A double-edged sword in two-dimensional material science and technology is optically forbidden dark exciton. On the one hand, it is fascinating for condensed matter physics, quantum information processing, and optoelectronics due to its long lifetime. On the other hand, it is notorious for being optically inaccessible from both excitation and detection standpoints. Here, we provide an efficient and low-loss solution to the dilemma by reintroducing photonics bound states in the continuum (BICs) to manipulate dark excitons in the momentum space. In a monolayer tungsten diselenide under normal incidence, we demonstrated a giant enhancement (~1400) for dark excitons enabled by transverse magnetic BICs with intrinsic out-of-plane electric fields. By further employing widely tunable Friedrich-Wintgen BICs, we demonstrated highly directional emission from the dark excitons with a divergence angle of merely 7°. We found that the directional emission is coherent at room temperature, unambiguously shown in polarization analyses and interference measurements. Therefore, the BICs reintroduced as a momentum-space photonic environment could be an intriguing platform to reshape and redefine light-matter interactions in nearby quantum materials, such as low-dimensional materials, otherwise challenging or even impossible to achieve.
Bound states in the continuum (BICs) are widely studied for their ability to confine light, produce sharp resonances for sensing applications and serve as avenues for lasing action with topological characteristics. Primarily, the formation of BICs in periodic photonic band gap structures are driven by symmetry incompatibility; structural manipulation or variation of incidence angle from incoming light. In this work, we report two modalities for driving the formation of BICs in terahertz metasurfaces. At normal incidence, we experimentally confirm polarization driven symmetry-protected BICs by the variation of the linear polarization state of light. In addition, we demonstrate through strong coupling of two radiative modes the formation of capacitively-driven Freidrich-Wintgen BICs, exotic modes which occur in off-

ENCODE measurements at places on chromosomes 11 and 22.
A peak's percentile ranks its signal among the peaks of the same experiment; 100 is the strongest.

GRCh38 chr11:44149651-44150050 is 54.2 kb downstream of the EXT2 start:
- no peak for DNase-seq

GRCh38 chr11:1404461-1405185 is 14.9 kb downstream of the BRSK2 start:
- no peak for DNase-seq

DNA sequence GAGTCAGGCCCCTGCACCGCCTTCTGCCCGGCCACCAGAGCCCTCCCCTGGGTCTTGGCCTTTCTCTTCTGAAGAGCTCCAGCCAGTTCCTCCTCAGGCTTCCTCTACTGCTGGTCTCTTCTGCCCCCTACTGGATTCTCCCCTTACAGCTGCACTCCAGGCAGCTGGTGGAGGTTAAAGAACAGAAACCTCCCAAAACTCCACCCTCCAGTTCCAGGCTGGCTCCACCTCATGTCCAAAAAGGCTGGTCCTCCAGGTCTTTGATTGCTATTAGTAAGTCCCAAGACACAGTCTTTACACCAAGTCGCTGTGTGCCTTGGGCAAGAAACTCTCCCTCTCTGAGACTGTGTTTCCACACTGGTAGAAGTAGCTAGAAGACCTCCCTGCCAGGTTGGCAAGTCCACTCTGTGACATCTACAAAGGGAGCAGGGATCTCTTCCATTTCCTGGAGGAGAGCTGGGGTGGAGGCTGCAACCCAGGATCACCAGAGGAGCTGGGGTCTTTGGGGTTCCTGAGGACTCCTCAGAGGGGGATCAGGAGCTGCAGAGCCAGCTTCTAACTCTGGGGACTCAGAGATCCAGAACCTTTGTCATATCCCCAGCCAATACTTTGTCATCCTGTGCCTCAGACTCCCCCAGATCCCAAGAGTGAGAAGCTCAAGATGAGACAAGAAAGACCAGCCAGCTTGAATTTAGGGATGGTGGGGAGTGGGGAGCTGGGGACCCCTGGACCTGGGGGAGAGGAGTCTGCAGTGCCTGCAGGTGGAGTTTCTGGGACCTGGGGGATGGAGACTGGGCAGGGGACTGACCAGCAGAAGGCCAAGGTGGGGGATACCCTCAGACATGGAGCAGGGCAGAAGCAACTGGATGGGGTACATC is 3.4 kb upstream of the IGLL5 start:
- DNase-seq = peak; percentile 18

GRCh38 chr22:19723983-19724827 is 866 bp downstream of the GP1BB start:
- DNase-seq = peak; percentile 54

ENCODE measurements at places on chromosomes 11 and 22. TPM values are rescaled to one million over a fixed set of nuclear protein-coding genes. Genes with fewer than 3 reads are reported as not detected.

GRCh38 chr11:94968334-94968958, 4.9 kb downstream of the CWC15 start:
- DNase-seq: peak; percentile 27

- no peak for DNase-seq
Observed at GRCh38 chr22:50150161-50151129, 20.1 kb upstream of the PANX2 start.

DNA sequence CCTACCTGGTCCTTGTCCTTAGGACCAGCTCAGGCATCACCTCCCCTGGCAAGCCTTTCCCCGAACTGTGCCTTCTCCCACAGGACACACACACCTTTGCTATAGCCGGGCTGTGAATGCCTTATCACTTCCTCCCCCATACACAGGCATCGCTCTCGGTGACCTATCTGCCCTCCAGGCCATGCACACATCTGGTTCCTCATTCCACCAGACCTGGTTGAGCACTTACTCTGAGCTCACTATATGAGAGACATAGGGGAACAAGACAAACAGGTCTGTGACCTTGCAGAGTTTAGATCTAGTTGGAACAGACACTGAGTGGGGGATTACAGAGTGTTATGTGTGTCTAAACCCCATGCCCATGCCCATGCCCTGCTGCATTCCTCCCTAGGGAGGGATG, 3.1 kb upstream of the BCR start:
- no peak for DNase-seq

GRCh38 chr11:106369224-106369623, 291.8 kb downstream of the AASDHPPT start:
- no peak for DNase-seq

- Publication Date:
- NSF-PAR ID:
- Journal Name:
- Communications Physics
- Nature Publishing Group
- Sponsoring Org:
- National Science Foundation
More Like this
Strongly correlated electronic systems can harbor a rich variety of quantum spin states. Understanding and controlling such spin states in quantum materials is of great current interest. Focusing on the simple binary system UPt3with ultrasound (US) as a probe we identify clear signatures in field sweeps demarkating new high field spin phases. Magnetostriction (MS) measurements performed up to 65 T also show signatures at the same fields confirming these phase transitions. At the very lowest temperatures (<200 mK) we also observe magneto-acoustic quantum oscillations which for
θ= 90° (B||c-axis) and vicinity abruptly become very strong in the 24.8–30 T range. High resolution magnetization measurements for this same angle reveal a continuous variation of the magnetization implying the subtle nature of the implied transitions. With B rotated away from the c-axis, the US signatures occur at nearly the same field. These transitions merge with the separate sequence of the well known metamagnetic transition which commences at 20 T for θ= 0° but moves to higher fields as 1/cos θ. This merge, suggesting a tricritical behavior, occurs at θ≈ 51° from the ab-plane. This is an unique off-symmetry angle where the length change along the c-axis is precisely zero due to the anisotropic nature of MS in UPt3formore »